My iPhone is eating my life.
This 4.87 inch by 2.31 inch gizmo accompanies me everywhere but the shower.
Here is a (probably partial) list of the functions that my iPhone performs.
1. Waking Up: Is your phone your alarm clock now also?
2. Reading E-mail: Do you remember the day when e-mail was discontinuous? When we had to at least be in front of some computer somewhere to catch-up on e-mail? Now, thanks to the smart phone, we are always on e-mail. And when I say always I mean always. The consequences have not been pretty. No mental breaks from work. An expectation of constant communication and instant response. More e-mails.
3. Reading News: The iPhone has transitioned into my primary news reading platform. I read IHE on my iPhone. I read the NYTimes (with the excellent app) on my iPhone. I read TechCrunch, CNET, Engadget, and Reddit on my iPhone. What news do you read on your mobile phone? The reason that I read news on my iPhones is that I’m less distracted to answer e-mails when on my iPhone. I’ve come to understand the bad multi-tasking of iOS as more of a feature than a bug. Also, my news reading is catch-as-catch-can, undertaken in small time chunks at random times of the day.
4. MOOCing: This was a surprise to me. I hadn’t expected that I’d want to interact with edX and Coursera courses on the iPhone - but there it is. Perhaps it is how I MOOC - passively. I’m the non-active lifelong learner. The videos are the real value proposition, not the discussions or the assessments (or the certificate). MOOC video works well on the iPhone. Not sure what, if anything, this says about the bigger world of blended and online learning. Probably nothing good. Authentic learning requires much more than I am doing in my MOOCs. It requires producing, creating, and collaborating - where the iPhone pushes me to consuming.
5. Reading Books: There are two ways that the my iPhone is a conduit from my wallet to Amazon. The first is audiobooks (Audible is owned by Amazon). The second is Kindle books. I listen to Audible books on my iPhone whenever I am in motion. Driving, running, walking, dish washing, laundry folding, snow shoveling, and (soon) grass cutting. Most of my Kindle book reading is on my Paperwhite, but if I’m sitting somewhere (saying waiting at the dentist, in line at the grocery), I’ll out my iPhone and read a book on the Kindle app.
6. Watching Video: Netflix, Hulu, Amazon Prime, and FX (Justified and The Americans) comes through iOS apps. I remember when watching video was a social experience. When I was a kid this meant watching the evening news, M.A.S.H., and the Cosby Show together. Nowadays, video is almost totally a solitary experience. Everyone in the family is watching their own shows on their own screens. You might think that the iPhone is too small to watch movies or TV. I would have thought so. But I’ve found that the screen size works just fine.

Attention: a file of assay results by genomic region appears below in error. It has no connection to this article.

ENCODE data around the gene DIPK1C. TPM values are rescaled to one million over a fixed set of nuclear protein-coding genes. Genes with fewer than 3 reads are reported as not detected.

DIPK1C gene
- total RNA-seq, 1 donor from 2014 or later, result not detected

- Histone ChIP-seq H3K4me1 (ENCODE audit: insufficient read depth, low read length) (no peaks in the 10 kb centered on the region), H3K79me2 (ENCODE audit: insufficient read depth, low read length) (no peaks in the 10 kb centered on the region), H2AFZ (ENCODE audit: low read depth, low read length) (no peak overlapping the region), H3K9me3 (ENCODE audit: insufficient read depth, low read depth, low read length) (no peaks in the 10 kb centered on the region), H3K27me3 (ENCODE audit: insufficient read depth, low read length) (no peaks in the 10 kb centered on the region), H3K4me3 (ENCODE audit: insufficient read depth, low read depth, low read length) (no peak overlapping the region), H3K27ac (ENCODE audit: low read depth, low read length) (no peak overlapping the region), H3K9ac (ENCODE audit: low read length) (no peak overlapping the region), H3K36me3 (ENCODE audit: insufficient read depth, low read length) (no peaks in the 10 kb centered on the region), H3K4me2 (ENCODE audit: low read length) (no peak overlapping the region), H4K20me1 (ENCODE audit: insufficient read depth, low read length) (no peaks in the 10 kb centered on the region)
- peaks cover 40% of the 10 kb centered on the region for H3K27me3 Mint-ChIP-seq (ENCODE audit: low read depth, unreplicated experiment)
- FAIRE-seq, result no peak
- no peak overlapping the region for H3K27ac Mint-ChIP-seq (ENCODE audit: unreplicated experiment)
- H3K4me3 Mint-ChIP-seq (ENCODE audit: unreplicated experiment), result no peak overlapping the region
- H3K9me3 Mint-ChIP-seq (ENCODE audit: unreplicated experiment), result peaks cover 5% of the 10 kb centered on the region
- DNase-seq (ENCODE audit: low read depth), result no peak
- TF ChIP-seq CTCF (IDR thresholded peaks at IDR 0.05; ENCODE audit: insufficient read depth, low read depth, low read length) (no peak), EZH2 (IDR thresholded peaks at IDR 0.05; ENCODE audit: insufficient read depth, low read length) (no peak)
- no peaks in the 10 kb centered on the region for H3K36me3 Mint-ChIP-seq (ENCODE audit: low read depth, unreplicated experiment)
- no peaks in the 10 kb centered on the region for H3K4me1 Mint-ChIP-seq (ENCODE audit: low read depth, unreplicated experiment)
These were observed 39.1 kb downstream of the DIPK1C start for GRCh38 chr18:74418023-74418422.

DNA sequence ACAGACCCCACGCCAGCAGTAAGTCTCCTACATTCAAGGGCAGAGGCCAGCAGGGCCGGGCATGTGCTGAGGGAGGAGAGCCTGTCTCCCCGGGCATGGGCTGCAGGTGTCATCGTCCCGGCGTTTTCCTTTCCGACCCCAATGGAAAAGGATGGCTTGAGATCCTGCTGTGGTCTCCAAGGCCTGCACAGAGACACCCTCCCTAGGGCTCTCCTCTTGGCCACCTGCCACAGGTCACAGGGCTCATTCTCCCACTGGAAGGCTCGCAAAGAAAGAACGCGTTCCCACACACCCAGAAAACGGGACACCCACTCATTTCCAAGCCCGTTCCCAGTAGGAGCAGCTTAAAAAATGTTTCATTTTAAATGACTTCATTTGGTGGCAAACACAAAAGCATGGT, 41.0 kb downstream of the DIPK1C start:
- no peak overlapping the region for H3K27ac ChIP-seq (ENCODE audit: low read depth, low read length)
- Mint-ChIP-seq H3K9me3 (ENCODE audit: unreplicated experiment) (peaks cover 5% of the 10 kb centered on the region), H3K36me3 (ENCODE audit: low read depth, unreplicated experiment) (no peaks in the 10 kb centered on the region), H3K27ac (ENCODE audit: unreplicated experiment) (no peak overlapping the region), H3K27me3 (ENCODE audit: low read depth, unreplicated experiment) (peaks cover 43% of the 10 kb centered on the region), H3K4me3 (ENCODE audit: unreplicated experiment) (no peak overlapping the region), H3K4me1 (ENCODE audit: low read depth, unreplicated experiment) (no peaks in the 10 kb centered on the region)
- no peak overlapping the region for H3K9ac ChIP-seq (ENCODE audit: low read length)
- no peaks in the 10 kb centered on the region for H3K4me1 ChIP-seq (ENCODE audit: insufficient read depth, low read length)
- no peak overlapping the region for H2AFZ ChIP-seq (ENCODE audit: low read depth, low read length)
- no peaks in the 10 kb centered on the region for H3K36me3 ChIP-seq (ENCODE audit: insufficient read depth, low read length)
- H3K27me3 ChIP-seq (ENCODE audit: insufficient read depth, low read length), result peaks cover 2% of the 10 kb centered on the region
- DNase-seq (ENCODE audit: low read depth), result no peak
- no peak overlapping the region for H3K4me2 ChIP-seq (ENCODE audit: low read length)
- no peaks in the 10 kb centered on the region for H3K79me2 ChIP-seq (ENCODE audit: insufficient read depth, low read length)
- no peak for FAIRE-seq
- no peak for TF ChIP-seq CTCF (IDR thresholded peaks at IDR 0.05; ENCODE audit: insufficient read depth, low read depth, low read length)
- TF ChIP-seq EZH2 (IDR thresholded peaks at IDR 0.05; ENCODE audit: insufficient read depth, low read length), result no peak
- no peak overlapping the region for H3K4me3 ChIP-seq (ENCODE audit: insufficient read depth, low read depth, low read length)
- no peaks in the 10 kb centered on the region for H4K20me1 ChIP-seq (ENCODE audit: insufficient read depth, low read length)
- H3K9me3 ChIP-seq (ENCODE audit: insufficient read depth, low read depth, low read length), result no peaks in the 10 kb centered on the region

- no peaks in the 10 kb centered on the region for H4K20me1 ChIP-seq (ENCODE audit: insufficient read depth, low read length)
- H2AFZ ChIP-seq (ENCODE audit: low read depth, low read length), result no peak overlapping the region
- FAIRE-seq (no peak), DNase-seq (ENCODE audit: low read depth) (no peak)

7. Exercising: We are at a really weird point in the world of exercise. We seem to be rapidly moving into the age of the instrumented life. I track my exercise on my FitBit app. (I lost the wristband, but it has not really mattered - the FitBit app on the 5S works great).
8. Controlling Appliances: Ever since installing the Nest thermostat system I am constantly tweaking my home heating on my iPhone. The Nest app lets me create a schedule, look at the history of when the heat turned on, and raise or lower the heat. We are rushing headlong into an Internet of Things, and all these web connected appliances will be controlled by our mobile phones.
9. Communicating: I’ve never found the iPhone to be a very good phone. Maybe it is just me, but I don’t really like talking on the thing. Texting, or messaging (I always confuse these two), seems to have taken over talking. My kids text me. My wife texts me. My brother and my folks sometimes text me. Nobody else.
10. Meeting: I’m not actually having my online meetings on my iPhone yet, but I think that this change will be coming. I wonder how quickly synchronous online teaching (say through Adobe Connect) will transition from the laptop to the phone (or the iPad)?
Gaming did not make my list, as I don’t play mobile (or any digital) games. What about you?
Nor does my list include taking photos or videos. I should do this more, I just have never really gotten in the habit. (Except on vacations).
What am I forgetting about in this smart phone taking over the world list?
What are you doing now on your mobile phone that you once did with some other technology?
Search for Jobs